The Stuff You Can Decide On
Running extracurricular clubs or teams is usually optional (though almost everyone is asked to take one or two on each year). Less time coaching and supervising these clubs or teams would mean more time off from school related activities (aka personal time). Balancing work and personal time creates healthier teachers in general. Choosing to take part in these activities would create more buy-in rather than being forced to do them.
How to Deal With It
Take on What You Enjoy
Volunteer for what you can do well or what you enjoy doing. Be a good team member, by only speaking up at meetings when necessary or helping to streamline tasks. Pick the clubs or teams you like to do and then politely decline all the other things due to your dedication and time commitment to those activities.
Choose the Things You Can Do in Less Time
If you can do a task faster than someone else, it might be wise to choose that (and then just keep the amount of time to yourself) because you can do it very efficiently.
More Hands Are Less Work (Sometimes)
If everyone does a little, it gets done more efficiently and isn’t that better for everyone? If you are working with like-minded and agreeable individuals more help is great. If you find you are working with people who can’t make decisions, get the job done or complain the whole time, take note and do your best to avoid these people in the future.
Our students spend the majority of their day with us and for some students that means more than they see their own parents or guardians. Not spending time teaching things (like hygiene, manners, or social situations) traditionally have been taught by parents would mean more time teaching content areas.
We spend so much of our day being role models, nurses, disciplinarians, caregivers and social workers that teaching sometimes comes second to all of that because it needs to.
How to Deal With It
Be a Safe Space
It can be challenging being everything to everyone, but for some of the children that come through our doors, we are the best part of the day. We have to remember we are there to teach the whole child, even if that means feeding, teaching and caring for one. Be grateful that you have the ability to make a difference-even when some days it feels like it takes your everything and the math doesn’t get done.
Talk to your staff members about what resources might be available to students or their families. We often miss out on opportunities simply by not knowing they exist.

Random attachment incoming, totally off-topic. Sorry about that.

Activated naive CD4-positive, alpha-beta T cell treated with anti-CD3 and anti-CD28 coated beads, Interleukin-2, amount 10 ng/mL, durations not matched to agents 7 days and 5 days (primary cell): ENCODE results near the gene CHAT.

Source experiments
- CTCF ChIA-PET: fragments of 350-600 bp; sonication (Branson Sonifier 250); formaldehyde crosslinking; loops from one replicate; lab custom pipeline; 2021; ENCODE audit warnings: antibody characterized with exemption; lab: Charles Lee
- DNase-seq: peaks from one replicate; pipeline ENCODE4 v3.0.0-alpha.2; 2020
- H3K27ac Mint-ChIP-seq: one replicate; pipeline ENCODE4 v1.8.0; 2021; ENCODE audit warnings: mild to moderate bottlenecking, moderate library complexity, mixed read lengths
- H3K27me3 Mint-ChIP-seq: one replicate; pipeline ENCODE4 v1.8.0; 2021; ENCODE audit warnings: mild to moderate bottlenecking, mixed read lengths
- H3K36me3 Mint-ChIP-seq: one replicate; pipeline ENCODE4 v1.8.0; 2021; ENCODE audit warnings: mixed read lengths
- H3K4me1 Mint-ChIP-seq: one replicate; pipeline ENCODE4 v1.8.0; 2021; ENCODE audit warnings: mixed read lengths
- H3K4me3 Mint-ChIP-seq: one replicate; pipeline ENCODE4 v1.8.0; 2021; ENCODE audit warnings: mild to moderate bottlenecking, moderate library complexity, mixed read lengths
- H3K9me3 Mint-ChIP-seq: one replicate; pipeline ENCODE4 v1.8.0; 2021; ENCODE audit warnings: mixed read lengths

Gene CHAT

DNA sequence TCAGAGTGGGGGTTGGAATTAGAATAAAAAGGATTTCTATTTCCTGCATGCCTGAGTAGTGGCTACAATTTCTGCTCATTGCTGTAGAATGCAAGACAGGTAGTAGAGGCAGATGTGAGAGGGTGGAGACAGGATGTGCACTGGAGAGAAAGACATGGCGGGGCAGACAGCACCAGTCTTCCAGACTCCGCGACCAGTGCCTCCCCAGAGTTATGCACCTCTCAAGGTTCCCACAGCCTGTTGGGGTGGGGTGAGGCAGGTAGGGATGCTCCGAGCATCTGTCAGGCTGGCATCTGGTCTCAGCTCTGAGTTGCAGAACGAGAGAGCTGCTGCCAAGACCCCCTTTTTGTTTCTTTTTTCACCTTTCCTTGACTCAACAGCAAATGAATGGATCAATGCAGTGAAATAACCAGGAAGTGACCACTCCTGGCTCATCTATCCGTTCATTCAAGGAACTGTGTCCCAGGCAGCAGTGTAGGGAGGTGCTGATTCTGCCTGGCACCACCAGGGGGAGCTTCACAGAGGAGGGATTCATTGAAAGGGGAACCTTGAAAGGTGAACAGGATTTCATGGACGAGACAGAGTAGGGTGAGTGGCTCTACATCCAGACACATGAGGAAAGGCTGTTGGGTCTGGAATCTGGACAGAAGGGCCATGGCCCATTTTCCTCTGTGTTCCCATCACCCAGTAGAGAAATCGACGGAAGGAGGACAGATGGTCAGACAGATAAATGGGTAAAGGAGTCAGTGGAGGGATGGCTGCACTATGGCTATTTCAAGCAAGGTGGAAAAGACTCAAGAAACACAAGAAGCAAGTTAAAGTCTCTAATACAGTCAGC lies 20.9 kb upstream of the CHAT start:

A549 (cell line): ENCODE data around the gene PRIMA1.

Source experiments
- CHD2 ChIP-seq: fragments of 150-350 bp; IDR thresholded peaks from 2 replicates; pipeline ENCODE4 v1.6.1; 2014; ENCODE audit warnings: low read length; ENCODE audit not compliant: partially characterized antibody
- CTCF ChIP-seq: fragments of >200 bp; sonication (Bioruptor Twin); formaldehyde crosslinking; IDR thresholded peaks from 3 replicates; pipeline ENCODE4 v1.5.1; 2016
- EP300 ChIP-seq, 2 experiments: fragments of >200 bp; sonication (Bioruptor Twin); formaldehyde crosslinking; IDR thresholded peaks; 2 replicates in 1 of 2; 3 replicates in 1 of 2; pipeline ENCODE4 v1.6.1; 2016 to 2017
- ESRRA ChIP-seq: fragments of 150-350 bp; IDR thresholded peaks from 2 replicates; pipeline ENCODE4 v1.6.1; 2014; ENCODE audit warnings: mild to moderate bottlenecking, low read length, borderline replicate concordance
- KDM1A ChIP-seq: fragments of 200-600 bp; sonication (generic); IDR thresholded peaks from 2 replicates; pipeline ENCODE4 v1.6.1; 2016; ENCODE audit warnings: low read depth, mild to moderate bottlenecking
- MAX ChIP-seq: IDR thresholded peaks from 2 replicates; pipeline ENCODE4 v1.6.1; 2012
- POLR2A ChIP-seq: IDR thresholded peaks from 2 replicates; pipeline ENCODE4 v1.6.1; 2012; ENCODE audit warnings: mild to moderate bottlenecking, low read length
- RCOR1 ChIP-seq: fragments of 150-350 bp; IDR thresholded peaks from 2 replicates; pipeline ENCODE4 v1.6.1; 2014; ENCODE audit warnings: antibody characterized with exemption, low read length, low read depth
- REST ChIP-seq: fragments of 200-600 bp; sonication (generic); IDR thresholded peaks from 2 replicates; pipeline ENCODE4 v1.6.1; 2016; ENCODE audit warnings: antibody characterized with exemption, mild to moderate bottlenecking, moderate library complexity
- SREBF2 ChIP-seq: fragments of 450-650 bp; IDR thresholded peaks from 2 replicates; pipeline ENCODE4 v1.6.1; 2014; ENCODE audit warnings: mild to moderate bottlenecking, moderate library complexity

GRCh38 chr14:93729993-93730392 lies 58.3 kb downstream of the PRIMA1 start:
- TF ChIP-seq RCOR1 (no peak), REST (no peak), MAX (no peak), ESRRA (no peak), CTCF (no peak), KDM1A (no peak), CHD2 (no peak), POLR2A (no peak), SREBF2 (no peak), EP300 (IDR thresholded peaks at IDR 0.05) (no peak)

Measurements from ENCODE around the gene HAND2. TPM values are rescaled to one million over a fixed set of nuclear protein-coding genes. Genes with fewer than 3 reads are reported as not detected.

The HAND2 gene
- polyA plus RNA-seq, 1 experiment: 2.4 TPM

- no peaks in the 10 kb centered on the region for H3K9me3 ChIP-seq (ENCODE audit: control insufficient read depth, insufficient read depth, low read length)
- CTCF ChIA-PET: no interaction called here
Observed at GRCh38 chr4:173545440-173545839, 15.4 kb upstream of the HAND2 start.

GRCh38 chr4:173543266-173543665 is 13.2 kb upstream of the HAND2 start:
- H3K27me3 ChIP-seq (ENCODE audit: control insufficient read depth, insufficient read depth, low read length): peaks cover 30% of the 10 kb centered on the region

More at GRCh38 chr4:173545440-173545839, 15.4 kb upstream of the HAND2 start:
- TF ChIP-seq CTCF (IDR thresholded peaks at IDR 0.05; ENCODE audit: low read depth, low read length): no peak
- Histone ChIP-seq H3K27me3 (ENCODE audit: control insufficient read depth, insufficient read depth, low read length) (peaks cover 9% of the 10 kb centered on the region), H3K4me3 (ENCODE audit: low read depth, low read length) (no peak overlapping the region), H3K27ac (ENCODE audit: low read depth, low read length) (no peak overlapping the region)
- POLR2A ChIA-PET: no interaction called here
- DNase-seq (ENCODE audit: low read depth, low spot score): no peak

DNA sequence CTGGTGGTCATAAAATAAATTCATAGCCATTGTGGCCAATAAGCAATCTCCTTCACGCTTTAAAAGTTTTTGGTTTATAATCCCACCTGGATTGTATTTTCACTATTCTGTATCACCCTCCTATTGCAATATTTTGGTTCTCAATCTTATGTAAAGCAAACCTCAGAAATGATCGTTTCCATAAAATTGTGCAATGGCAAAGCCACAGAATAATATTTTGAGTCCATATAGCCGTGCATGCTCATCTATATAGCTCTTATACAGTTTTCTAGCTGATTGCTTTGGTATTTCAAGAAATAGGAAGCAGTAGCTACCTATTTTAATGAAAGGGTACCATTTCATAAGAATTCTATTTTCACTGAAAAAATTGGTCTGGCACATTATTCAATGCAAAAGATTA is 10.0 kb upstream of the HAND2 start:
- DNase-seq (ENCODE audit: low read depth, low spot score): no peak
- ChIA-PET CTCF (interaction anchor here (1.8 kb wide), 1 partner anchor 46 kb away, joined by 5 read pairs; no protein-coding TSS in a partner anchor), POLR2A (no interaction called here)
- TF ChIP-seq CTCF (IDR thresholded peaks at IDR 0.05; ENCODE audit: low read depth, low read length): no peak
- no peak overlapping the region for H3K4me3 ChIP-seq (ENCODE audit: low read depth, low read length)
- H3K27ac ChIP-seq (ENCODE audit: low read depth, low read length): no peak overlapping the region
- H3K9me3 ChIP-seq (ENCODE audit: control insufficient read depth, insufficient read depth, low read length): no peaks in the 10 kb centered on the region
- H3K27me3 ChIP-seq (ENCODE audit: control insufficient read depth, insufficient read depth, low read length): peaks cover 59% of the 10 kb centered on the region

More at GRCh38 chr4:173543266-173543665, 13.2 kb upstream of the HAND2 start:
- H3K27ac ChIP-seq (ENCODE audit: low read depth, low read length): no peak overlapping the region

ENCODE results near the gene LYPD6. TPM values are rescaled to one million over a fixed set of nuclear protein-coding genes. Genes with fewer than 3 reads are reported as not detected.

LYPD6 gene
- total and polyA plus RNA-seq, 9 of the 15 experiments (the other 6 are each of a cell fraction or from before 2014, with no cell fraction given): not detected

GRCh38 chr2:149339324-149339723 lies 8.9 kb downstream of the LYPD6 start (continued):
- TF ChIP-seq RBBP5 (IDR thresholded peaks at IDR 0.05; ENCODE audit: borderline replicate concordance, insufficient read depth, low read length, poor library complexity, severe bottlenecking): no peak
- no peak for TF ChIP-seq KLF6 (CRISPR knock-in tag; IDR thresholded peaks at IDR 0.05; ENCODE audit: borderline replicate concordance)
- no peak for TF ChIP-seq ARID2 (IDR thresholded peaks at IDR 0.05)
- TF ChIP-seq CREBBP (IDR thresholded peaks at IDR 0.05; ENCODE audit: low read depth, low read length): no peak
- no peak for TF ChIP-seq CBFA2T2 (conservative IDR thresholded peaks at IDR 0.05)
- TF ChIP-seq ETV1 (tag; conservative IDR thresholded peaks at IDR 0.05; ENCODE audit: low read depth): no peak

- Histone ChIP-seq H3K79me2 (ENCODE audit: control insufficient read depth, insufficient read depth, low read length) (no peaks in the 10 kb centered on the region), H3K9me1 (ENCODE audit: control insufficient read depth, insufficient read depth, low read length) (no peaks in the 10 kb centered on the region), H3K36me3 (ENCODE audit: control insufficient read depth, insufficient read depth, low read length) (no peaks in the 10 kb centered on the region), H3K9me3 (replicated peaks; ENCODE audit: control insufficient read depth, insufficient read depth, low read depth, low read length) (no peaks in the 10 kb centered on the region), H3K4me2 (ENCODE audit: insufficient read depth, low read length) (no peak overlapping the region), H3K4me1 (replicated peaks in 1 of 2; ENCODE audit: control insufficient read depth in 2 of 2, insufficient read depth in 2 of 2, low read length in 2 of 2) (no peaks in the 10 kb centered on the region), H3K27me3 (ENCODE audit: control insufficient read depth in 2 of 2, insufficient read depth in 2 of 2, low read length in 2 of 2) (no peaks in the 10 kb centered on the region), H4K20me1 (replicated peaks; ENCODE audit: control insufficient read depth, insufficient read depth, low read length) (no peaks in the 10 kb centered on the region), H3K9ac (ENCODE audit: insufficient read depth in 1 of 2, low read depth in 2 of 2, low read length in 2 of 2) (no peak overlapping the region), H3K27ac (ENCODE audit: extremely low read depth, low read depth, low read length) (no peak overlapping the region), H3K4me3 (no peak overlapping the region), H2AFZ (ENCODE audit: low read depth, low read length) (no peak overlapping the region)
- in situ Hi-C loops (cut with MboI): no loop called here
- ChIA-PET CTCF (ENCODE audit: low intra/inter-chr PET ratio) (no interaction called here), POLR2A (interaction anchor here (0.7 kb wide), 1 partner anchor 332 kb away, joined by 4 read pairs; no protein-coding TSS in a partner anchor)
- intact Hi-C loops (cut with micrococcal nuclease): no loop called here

Think of Maslow’s Hierarchy of Needs
A student that hasn’t been fed or doesn’t feel safe at school isn’t going to learn anything regardless of how amazing your lesson plan is. Take the time to build a relationship and make all your students feel that your classroom is a safe place for them. Read more about Maslow’s Hierarchy of Needs.
This is one that so many teachers and women in general struggle with. When we dedicate our time to our classroom we feel guilty for neglecting out friends and family. When we spend time with our friends and family we feel guilty that we aren’t able to do everything in the classroom that would. For some reason we’ve been trained to feel guilty no matter what.
How to Deal With It
This is really hard for some people, but let go of the expectations of other people and focus on what you want. Work life balance is a term created to make people feel like they should be able to balance it all, but it’s not quite true. It’s not a about balance. It’s about choices. What do you value and want to spend your time doing? Let everything else go.
Talk to People that Inspire You
People that drag you down and cloud up your positive mindset need to be set aside. You can do this by ghosting them until the disappear, or you can have a conversation about how their negativity affects you. If they don’t change, then you have to.
Of course you cannot change your family, but you can refocus your positivity through your own actions whether that’s reading books, listening to music or podcasts, meeting new friends or exercising.
There are many people out there who can lift you up. Avoid the ones that don’t.
Be Comfortable With You
You became a teacher and that didn’t happen because you were lazy or made a poor choice. You can do anything you set your mind to, but if you’re letting the opinions of others decide your life for you, it’s time to get comfortable with what you want. You do no need to apologize for wanting a career or a family or an active lifestyle or a healthy lifestyle. You do not need to justify your choices.
And you already have goals or dreams. The problem is that most people don’t realize them because they let other people get in the way. Be comfortable with what you want by getting comfortable with others being uncomfortable about it. They’ll just have to get over it.
Do what you need and let everyone else worry about themselves. You can do amazing things. We believe in you.
All of this “less”-ness would result in better teaching, healthier teachers and and overall stronger education system. What do you think? What else do we need less of in our classrooms? We’d love to hear from you so leave a comment for us below.